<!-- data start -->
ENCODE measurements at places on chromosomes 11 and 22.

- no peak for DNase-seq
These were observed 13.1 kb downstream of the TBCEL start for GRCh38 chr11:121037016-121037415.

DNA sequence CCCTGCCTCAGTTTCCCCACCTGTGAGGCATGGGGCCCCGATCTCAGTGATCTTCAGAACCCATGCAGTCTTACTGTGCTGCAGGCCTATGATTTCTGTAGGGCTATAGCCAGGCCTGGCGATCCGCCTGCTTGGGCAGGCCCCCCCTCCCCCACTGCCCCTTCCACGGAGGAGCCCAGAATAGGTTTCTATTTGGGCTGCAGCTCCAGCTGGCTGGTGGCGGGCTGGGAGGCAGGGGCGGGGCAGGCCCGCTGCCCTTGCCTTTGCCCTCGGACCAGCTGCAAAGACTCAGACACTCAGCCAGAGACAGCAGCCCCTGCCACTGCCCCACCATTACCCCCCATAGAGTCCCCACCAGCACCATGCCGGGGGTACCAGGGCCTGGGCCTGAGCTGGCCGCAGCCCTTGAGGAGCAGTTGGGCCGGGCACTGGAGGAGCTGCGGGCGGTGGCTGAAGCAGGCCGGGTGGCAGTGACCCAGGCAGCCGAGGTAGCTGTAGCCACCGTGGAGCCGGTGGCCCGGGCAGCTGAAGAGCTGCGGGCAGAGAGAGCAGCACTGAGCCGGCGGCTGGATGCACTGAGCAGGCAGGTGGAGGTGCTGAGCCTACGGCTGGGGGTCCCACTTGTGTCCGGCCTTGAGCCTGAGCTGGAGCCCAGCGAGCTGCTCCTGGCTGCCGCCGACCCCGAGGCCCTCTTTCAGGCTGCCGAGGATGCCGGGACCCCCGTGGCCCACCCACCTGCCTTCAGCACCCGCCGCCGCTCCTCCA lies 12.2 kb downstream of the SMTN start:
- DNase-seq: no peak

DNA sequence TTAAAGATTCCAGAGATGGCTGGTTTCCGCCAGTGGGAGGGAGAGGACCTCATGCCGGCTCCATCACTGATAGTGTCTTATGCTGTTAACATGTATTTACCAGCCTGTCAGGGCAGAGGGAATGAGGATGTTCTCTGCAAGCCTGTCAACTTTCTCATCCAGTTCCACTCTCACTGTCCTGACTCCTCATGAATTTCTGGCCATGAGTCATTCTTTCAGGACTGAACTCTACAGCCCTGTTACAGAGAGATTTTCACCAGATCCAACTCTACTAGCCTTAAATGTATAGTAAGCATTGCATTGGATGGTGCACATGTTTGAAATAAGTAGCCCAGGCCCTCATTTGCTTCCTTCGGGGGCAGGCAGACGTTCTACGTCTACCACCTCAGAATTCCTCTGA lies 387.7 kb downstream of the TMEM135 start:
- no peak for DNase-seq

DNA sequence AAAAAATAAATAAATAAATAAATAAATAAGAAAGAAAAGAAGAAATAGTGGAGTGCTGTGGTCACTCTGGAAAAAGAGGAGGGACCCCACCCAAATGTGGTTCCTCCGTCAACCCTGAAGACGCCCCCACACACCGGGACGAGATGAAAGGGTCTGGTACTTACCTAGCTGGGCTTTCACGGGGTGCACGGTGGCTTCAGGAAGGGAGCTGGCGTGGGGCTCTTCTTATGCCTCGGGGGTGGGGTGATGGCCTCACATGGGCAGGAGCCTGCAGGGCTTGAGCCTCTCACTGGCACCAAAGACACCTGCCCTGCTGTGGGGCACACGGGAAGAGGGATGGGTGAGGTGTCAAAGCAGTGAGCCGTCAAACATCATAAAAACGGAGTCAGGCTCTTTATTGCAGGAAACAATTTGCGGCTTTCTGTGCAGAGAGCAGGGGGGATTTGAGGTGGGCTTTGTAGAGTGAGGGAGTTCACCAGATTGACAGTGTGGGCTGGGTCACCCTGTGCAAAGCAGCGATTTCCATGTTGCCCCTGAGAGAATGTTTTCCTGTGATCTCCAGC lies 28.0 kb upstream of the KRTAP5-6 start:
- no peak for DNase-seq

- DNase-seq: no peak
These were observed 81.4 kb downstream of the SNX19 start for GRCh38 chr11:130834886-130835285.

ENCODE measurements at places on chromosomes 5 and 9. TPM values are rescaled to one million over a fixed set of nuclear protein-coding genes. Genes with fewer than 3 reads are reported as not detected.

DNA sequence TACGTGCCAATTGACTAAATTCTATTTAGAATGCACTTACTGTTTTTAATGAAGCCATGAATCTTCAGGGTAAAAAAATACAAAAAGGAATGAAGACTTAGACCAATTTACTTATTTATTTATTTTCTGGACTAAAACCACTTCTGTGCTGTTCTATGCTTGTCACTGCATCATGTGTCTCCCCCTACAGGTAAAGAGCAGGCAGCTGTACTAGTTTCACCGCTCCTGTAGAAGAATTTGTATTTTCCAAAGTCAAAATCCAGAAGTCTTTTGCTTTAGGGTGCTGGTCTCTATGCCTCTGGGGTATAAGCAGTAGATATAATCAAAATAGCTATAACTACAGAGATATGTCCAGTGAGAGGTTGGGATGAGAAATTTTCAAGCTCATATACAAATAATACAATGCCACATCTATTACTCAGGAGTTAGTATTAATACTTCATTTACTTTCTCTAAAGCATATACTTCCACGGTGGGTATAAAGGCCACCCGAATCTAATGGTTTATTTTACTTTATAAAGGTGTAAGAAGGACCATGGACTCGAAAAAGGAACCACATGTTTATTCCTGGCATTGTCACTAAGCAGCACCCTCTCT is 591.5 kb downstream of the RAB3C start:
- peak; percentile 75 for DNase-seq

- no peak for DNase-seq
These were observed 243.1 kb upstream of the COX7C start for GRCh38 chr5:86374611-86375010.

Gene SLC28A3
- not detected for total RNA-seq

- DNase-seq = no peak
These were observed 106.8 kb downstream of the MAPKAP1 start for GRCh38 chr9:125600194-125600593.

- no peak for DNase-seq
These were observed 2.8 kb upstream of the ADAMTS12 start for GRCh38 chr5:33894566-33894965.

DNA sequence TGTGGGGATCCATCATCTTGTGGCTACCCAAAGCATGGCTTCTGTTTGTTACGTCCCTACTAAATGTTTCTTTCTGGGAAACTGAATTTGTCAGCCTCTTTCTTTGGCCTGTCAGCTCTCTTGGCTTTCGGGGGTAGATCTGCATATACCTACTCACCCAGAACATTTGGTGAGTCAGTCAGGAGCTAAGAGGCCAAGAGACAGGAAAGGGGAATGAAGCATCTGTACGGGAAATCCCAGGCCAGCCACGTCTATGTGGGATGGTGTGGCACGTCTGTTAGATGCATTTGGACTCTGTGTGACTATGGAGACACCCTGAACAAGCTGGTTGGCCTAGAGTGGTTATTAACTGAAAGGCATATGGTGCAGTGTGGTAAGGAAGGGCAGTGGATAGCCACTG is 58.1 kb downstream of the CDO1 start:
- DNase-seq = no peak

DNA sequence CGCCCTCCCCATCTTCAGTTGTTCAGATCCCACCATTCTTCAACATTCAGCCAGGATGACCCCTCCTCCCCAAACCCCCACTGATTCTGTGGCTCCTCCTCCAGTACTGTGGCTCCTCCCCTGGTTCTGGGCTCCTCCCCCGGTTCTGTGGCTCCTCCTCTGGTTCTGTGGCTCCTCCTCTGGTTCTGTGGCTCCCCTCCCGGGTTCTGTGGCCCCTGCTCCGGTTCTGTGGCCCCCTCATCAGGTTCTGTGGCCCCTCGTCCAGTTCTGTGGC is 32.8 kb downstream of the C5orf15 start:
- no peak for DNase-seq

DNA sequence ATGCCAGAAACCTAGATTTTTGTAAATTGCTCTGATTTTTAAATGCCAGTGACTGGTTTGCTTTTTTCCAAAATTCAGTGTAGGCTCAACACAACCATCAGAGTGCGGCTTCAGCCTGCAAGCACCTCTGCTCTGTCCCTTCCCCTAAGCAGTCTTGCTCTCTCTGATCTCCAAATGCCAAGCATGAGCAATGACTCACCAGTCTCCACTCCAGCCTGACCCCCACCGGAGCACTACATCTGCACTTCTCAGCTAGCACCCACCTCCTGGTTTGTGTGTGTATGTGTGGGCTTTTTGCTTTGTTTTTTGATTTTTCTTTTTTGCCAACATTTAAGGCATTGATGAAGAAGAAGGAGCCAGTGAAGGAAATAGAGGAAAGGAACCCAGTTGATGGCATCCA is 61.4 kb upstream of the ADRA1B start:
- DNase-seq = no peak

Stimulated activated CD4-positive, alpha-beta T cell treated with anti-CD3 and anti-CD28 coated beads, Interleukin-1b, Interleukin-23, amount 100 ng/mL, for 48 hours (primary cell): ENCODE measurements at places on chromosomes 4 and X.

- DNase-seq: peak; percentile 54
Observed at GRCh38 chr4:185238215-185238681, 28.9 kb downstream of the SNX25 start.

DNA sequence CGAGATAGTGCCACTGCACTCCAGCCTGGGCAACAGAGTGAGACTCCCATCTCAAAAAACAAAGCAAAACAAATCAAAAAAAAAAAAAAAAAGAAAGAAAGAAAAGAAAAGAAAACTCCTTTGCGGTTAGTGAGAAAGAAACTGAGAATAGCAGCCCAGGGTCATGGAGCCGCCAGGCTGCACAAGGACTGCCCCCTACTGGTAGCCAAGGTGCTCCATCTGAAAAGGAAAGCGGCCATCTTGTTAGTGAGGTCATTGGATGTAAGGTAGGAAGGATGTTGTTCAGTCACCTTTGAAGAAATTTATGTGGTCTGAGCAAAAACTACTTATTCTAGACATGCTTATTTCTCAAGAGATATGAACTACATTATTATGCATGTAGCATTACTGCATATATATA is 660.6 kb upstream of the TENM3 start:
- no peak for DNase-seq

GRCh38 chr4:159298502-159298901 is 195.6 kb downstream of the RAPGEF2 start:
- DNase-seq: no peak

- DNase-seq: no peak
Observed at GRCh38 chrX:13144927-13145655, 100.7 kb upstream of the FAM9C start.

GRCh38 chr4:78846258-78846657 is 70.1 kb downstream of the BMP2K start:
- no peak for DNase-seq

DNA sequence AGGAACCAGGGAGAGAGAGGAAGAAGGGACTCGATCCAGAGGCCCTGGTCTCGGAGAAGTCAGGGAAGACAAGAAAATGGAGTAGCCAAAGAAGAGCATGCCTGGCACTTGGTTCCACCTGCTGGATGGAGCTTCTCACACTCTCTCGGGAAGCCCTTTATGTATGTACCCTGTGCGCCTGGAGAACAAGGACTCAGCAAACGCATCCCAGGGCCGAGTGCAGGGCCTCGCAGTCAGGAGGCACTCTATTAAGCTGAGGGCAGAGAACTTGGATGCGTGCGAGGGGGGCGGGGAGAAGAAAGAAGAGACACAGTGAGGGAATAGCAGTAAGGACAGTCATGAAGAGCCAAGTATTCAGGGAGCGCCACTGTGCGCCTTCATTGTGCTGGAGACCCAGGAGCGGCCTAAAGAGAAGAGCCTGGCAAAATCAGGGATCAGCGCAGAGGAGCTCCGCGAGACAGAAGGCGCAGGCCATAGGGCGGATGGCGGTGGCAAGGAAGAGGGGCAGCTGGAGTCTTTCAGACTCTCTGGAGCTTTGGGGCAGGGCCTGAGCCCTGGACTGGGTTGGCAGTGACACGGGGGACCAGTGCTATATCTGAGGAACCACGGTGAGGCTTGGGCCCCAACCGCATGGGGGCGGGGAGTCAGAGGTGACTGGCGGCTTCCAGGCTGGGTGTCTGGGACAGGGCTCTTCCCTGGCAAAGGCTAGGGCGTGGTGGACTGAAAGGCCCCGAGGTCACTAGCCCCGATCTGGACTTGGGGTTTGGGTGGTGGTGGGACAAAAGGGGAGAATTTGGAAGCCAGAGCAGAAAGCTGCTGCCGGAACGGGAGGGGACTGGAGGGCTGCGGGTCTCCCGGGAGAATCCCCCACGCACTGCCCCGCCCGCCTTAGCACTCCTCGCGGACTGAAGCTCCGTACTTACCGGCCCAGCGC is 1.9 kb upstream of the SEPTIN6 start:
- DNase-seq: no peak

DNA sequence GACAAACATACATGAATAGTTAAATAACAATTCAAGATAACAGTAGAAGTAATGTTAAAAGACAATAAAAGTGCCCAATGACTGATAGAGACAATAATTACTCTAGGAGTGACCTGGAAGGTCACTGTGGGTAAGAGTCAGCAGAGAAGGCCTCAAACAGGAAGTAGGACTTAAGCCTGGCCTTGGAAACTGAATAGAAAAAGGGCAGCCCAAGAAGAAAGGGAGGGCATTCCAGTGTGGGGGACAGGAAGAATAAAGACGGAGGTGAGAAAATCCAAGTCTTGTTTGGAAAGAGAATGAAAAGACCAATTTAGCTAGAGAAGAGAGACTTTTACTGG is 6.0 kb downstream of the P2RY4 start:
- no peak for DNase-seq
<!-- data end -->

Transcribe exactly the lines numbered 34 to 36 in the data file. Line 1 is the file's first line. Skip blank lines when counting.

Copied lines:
GRCh38 chr4:159298502-159298901 is 195.6 kb downstream of the RAPGEF2 start:
- DNase-seq: no peak

- DNase-seq: no peak